Objective: To estimate the economic costs of obesity to U.S. business.
Methods: Standard epidemiologic methods for risk attribution and techniques for ascertaining cost of illness were used to estimate obesity-attributable expenditures on selected employee benefits, including health, life, and disability insurance and paid sick leave by private-sector firms in the U.S. in 1994. Data were obtained from a variety of secondary sources, including the National Health Interview Survey, reports from the Bureau of Labor Statistics and other federal agencies, and the published literature. Attention was focused on employees between the ages of 25 and 64 years who were classified according to body mass index (BMI) as "nonobese" (BMI < 25 kg/m2), "mildly obese" (BMI = 25-28.9 kg/m2), or "moderately to severely obese" (BMI > or = 29 kg/m2).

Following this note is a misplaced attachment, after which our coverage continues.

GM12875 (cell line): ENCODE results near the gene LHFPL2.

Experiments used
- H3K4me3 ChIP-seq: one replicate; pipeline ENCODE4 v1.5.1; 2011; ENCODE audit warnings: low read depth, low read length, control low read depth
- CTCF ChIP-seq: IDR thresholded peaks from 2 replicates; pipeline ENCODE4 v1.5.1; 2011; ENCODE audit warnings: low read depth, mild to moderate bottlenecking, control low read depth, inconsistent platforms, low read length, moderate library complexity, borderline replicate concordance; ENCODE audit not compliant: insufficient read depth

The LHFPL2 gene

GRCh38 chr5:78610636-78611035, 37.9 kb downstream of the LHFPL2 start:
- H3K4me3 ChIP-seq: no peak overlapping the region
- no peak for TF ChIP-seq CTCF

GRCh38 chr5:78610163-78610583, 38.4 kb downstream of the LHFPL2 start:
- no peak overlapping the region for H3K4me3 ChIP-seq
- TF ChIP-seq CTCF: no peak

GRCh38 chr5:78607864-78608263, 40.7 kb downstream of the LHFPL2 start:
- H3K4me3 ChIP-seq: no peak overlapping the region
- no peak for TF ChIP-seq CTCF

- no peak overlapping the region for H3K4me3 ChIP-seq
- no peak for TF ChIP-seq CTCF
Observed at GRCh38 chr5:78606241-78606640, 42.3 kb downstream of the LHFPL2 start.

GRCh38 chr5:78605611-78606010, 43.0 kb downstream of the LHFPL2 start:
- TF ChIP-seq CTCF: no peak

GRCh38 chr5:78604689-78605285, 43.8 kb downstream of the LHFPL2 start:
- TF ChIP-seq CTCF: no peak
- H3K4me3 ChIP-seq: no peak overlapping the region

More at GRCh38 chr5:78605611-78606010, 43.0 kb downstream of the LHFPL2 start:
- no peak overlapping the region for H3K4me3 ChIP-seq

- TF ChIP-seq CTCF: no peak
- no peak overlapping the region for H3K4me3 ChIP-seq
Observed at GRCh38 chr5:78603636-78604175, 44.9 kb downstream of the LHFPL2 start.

Results: The cost of obesity to U.S. business in 1994 was estimated to total $12.7 billion, including $2.6 billion as a result of mild obesity and $10.1 billion due to moderate to severe obesity. Health insurance expenditures constituted $7.7 billion of the total amount, representing 43% of all spending by U.S. business on coronary heart disease, hypertension, type 2 diabetes, hypercholesterolemia, stroke, gallbladder disease, osteoarthritis of the knee, and endometrial cancer. Obesity-attributable business expenditures on paid sick leave, life insurance, and disability insurance amounted to $2.4 billion, $1.8 billion, and $800 million, respectively.
Conclusions: The health-related economic cost of obesity to U.S. business is substantial, representing approximately 5% of total medical care costs. Further research is needed to determine the cost-effectiveness of worksite weight management programs and of other efforts to reduce the prevalence of obesity in the U.S. workforce.